Home > Domestic Policy, National Security > Should We Trust the NSA?

Should We Trust the NSA?

I haven’t posted on Edward Snowden’s leaks on the National Security Agency (NSA), because in general, I’m conflicted over them. I’m very sympathetic to the view that this mass data collection helps protect our national security and has already stopped dozens of terrorist attacks. The fact that we are the center of the digital world and can collect a vast amount of data on foreign citizens is a huge advantage that we’d be insane not to take advantage of. However, with such mass data collection comes the need for very strict rules and strong oversight. We currently have neither.

In particular, the lack of oversight has shocked me. Congressmen who should have been watching carefully over the program didn’t even know about it (the fact that just 47 of a 100 Senators showed up to a classified briefing on the NSA’s surveillance programs AFTER Snowden’s leaks came out is outrageous). The courts rubber stamped warrants without really examining them. This amount of data in the government’s hands has potential for abuse and we don’t have the right protocol in place to ensure that that doesn’t happen.

That’s why today’s story in the Los Angeles Times that Edward Snowden had shown previous signs of disdain towards the NSA and the government’s surveillance scare me. Here’s the important part of the piece:

On the surface, at least, Edward Snowden was hardly unusual at America’s largest and most powerful intelligence agency. A self-taught computer whiz who wanted to travel the world, Snowden seemed a perfect fit for a secretive organization that spies on communications from foreign terrorism suspects.

But in hundreds of online postings dating back a decade, Snowden also denounced “pervasive government secrecy” and criticized America’s “unquestioning obedience towards spooky types.”

At least online, Snowden seemed sardonic, affably geeky and supremely self-assured. In 2006, someone posted to Ars Technica, a website popular with technophiles, about an odd clicking in an Xbox video game console. A response came from “TheTrueHOOHA,” Snowden’s pen name: “NSA’s new surveillance program. That’s the sound of freedom, citizen!”

This is the exact type of person the NSA needs to be careful about hiring. The agency has 30,000 employees and vetting everyone to make sure none would disseminate government secrets is a difficult task, but failure isn’t an option. It can’t relax its standards because it needs more people. If it can’t find enough capable workers that pass background and security checks, then it must find other ways to secure our homeland without them. The NSA must balance hiring an extra analyst who has expressed doubt in America’s power in his past with the risk that that doubt may manifest itself into a larger problem. What are the odds that the extra analyst will save lives versus turning on the NSA and divulging state secrets?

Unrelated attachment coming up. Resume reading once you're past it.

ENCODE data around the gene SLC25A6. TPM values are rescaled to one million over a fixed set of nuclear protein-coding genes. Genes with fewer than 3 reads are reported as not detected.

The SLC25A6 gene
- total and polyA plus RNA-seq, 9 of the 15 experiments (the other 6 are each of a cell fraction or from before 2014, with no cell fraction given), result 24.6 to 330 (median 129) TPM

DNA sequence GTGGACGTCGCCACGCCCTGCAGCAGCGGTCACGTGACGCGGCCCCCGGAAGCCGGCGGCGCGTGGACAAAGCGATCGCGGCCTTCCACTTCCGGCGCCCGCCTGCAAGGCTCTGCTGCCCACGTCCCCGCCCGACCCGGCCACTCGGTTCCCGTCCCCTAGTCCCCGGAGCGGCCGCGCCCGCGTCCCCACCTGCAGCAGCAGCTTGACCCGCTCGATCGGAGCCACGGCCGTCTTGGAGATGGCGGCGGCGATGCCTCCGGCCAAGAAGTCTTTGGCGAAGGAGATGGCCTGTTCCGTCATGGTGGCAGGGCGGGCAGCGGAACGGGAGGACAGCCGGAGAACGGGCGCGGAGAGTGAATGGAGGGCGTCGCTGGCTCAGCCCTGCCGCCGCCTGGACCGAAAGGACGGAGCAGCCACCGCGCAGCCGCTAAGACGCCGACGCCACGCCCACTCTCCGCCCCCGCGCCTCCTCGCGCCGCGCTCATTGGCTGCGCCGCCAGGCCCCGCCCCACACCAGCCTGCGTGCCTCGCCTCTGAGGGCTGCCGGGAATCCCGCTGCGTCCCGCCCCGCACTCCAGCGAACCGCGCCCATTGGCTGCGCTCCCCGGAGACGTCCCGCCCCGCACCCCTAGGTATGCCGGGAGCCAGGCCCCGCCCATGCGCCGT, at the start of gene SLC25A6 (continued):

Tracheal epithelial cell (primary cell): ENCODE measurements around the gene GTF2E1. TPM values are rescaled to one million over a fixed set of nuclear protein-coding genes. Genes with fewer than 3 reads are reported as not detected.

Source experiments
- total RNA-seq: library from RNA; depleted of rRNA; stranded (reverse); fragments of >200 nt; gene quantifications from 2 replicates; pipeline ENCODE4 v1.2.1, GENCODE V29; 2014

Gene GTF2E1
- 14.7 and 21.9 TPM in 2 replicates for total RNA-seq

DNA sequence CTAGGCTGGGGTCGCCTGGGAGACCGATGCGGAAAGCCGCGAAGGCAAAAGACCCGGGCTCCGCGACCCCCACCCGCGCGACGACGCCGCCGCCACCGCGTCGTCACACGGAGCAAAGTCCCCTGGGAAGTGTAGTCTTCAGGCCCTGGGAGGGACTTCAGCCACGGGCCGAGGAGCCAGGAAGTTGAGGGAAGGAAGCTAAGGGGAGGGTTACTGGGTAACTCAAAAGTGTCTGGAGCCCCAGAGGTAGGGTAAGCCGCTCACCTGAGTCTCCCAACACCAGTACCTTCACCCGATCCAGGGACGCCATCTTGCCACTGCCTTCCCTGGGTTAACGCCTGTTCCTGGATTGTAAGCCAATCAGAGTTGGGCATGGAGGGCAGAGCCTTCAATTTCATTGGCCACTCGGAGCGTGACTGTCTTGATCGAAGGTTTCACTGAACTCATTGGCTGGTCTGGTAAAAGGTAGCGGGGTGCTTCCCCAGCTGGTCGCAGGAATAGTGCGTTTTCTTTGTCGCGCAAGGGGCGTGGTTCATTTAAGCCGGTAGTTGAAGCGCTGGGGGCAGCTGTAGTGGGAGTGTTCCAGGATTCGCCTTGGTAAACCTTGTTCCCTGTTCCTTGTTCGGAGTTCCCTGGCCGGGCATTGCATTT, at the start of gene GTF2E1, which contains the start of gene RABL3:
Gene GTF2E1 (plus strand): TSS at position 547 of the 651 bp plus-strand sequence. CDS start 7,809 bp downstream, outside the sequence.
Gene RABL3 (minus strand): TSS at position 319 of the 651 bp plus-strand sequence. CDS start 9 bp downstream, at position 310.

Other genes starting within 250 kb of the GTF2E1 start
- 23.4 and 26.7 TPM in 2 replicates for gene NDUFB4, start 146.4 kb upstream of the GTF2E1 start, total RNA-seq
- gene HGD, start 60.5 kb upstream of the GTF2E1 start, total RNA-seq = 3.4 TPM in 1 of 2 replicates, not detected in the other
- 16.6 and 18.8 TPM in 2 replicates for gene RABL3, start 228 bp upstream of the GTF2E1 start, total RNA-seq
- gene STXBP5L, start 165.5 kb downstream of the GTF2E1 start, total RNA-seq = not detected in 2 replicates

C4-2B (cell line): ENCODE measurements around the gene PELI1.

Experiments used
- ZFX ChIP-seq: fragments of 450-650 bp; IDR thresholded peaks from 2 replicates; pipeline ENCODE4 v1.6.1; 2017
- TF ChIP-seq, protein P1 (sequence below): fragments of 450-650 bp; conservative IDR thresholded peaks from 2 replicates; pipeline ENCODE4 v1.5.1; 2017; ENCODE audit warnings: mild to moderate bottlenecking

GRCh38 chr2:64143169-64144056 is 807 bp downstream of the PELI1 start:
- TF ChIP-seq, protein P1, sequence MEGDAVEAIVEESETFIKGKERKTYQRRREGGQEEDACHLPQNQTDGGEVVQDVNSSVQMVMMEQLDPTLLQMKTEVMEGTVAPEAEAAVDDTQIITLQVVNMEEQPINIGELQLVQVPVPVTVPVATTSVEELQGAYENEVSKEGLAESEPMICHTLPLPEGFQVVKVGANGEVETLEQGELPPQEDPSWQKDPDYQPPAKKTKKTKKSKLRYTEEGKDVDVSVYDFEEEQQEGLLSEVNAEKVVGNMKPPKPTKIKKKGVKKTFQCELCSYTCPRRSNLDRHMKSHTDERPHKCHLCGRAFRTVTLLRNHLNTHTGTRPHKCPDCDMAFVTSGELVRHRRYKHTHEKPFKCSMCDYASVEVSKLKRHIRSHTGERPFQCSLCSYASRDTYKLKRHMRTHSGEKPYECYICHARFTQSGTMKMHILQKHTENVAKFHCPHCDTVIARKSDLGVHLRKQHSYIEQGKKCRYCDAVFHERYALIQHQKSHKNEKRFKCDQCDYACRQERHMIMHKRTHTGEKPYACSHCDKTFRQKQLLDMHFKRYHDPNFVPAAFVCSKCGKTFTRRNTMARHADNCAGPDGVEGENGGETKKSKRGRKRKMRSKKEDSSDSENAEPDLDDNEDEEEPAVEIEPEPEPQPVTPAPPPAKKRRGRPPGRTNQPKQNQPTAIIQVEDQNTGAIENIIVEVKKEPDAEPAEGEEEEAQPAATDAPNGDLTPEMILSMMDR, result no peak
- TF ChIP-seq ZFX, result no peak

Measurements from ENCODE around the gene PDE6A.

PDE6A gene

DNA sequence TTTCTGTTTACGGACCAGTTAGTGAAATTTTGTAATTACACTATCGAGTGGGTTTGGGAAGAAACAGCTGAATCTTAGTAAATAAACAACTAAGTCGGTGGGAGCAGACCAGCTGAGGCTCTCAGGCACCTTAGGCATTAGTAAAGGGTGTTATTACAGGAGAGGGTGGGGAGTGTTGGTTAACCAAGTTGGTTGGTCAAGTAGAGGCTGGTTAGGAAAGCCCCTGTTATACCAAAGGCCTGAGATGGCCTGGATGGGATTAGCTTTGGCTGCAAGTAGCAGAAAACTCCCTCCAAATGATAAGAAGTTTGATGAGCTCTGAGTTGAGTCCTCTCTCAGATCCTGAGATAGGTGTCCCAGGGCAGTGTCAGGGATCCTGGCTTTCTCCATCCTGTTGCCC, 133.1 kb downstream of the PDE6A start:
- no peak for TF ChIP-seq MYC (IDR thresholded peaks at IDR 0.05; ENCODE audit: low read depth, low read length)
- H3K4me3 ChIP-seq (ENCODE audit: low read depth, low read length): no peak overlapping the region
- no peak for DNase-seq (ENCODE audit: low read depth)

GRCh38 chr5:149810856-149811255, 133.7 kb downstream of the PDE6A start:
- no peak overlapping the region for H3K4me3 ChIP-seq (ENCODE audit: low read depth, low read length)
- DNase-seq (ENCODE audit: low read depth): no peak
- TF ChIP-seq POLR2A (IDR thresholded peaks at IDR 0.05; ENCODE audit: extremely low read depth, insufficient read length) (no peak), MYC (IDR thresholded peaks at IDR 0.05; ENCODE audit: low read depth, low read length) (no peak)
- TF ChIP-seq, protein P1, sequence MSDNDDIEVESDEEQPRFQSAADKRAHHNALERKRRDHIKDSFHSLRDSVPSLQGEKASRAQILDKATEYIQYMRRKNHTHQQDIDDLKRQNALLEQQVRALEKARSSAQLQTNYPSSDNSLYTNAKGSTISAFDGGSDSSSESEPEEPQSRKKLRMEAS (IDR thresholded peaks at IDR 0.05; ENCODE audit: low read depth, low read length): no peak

That’s why this article scares me. Snowden clearly demonstrated anti-surveillance and anti-NSA characteristics before joining the agency. He should’ve been flagged as someone at risk of leaking secrets. Maybe the NSA was wary of him – I haven’t seen anything on this though. Maybe it was Booz Allen Hamilton that didn’t vet him properly. Either way, he got through the system and that means we have a problem. If the LA Times can dig up these message board postings in just a few weeks, I expect the US government found them as well. If they did and deemed him worthy of high-level security clearance, why?

Headquarters of the NSA at Fort Meade, Maryland.

Headquarters of the NSA at Fort Meade, Maryland.

Did the NSA or Booz lower its standards because they were in need of workers? Is this a common characteristic among analysts they hire? Did Snowden offer other evidence that those were past views and he was now committed to the NSA? I’m not sure any answer to those questions will be entirely satisfying, because in the end, he got through the system and leaked the program.

And if the NSA didn’t even know about those online postings, then we need to entirely rethink our security system. If the agency can’t find background information as simple as message board postings, then it undoubtedly missed important evidence regarding the security clearance of dozens, if not hundreds or thousands, of other NSA employees. That’s a much scarier proposition.

All of this just reinforces the need for strict hiring standards, tight protocols and thorough oversight over these programs and over the entire agency. Without them, the potential for abuse and leakage is high. We can’t risk that.

*It’s also why I’m in favor of prosecuting Snowden. As much as his leaks have demonstrated flaws in our surveillance system, we also cannot incentivize future potential leakers to do the same. Snowden made a judgment call that releasing these classified documents would reveal a program that had flaws and deserved to be out in the open while not putting national security at risk. Given that the Guardian and Washington Post only published four of the 41 slides that he gave them, his judgment does not seem to have been good enough. We don’t know what’s in those other 37 slides, but it may be information related to national security that neither organization felt comfortable releasing. It just goes to show the huge risk involved in leaking. What if either the Guardian or the Post had published the other slides and harmed national security? If we do not prosecute Snowden, we are telling future leakers that it is acceptable for them to make that judgment call. That puts a huge amount of responsibility on the leaker – responsibility that I’m nowhere near comfortable giving him.

(h/t Kevin Drum)

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